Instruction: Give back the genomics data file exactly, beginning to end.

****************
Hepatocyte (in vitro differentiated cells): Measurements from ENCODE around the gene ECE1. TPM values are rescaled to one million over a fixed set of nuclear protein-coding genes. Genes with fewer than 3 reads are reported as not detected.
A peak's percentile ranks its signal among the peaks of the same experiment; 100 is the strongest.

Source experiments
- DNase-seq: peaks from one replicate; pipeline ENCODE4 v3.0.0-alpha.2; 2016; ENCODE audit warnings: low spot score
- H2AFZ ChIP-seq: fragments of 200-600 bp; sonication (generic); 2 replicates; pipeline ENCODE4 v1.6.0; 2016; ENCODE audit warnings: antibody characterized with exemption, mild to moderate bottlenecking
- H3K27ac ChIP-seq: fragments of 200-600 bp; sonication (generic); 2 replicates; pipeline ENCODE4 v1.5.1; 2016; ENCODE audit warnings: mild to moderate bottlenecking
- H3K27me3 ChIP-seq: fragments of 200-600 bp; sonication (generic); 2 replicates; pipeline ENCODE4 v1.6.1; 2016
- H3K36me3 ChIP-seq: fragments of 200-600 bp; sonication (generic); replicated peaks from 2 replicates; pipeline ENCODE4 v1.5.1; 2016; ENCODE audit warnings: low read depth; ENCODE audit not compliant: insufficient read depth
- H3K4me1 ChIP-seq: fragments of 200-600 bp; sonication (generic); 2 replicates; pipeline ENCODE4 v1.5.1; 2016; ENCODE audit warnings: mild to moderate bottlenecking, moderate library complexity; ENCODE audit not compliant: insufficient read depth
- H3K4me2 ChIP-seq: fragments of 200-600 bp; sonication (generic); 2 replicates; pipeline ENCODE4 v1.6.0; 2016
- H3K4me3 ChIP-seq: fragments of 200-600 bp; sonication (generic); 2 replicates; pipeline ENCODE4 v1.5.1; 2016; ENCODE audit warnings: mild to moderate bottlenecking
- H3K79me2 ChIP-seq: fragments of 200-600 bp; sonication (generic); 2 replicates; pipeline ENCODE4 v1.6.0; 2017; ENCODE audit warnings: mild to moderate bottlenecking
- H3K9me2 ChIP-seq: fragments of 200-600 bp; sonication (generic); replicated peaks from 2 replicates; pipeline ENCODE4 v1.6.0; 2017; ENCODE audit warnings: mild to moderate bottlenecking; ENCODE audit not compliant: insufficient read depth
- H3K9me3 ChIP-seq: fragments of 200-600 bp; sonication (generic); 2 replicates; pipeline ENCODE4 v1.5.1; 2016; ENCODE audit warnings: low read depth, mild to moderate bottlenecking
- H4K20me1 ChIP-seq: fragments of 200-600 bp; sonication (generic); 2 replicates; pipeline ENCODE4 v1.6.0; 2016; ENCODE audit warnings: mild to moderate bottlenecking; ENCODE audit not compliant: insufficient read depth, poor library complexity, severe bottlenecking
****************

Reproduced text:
Hepatocyte (in vitro differentiated cells): Measurements from ENCODE around the gene ECE1. TPM values are rescaled to one million over a fixed set of nuclear protein-coding genes. Genes with fewer than 3 reads are reported as not detected.
A peak's percentile ranks its signal among the peaks of the same experiment; 100 is the strongest.

Source experiments
- DNase-seq: peaks from one replicate; pipeline ENCODE4 v3.0.0-alpha.2; 2016; ENCODE audit warnings: low spot score
- H2AFZ ChIP-seq: fragments of 200-600 bp; sonication (generic); 2 replicates; pipeline ENCODE4 v1.6.0; 2016; ENCODE audit warnings: antibody characterized with exemption, mild to moderate bottlenecking
- H3K27ac ChIP-seq: fragments of 200-600 bp; sonication (generic); 2 replicates; pipeline ENCODE4 v1.5.1; 2016; ENCODE audit warnings: mild to moderate bottlenecking
- H3K27me3 ChIP-seq: fragments of 200-600 bp; sonication (generic); 2 replicates; pipeline ENCODE4 v1.6.1; 2016
- H3K36me3 ChIP-seq: fragments of 200-600 bp; sonication (generic); replicated peaks from 2 replicates; pipeline ENCODE4 v1.5.1; 2016; ENCODE audit warnings: low read depth; ENCODE audit not compliant: insufficient read depth
- H3K4me1 ChIP-seq: fragments of 200-600 bp; sonication (generic); 2 replicates; pipeline ENCODE4 v1.5.1; 2016; ENCODE audit warnings: mild to moderate bottlenecking, moderate library complexity; ENCODE audit not compliant: insufficient read depth
- H3K4me2 ChIP-seq: fragments of 200-600 bp; sonication (generic); 2 replicates; pipeline ENCODE4 v1.6.0; 2016
- H3K4me3 ChIP-seq: fragments of 200-600 bp; sonication (generic); 2 replicates; pipeline ENCODE4 v1.5.1; 2016; ENCODE audit warnings: mild to moderate bottlenecking
- H3K79me2 ChIP-seq: fragments of 200-600 bp; sonication (generic); 2 replicates; pipeline ENCODE4 v1.6.0; 2017; ENCODE audit warnings: mild to moderate bottlenecking
- H3K9me2 ChIP-seq: fragments of 200-600 bp; sonication (generic); replicated peaks from 2 replicates; pipeline ENCODE4 v1.6.0; 2017; ENCODE audit warnings: mild to moderate bottlenecking; ENCODE audit not compliant: insufficient read depth
- H3K9me3 ChIP-seq: fragments of 200-600 bp; sonication (generic); 2 replicates; pipeline ENCODE4 v1.5.1; 2016; ENCODE audit warnings: low read depth, mild to moderate bottlenecking
- H4K20me1 ChIP-seq: fragments of 200-600 bp; sonication (generic); 2 replicates; pipeline ENCODE4 v1.6.0; 2016; ENCODE audit warnings: mild to moderate bottlenecking; ENCODE audit not compliant: insufficient read depth, poor library complexity, severe bottlenecking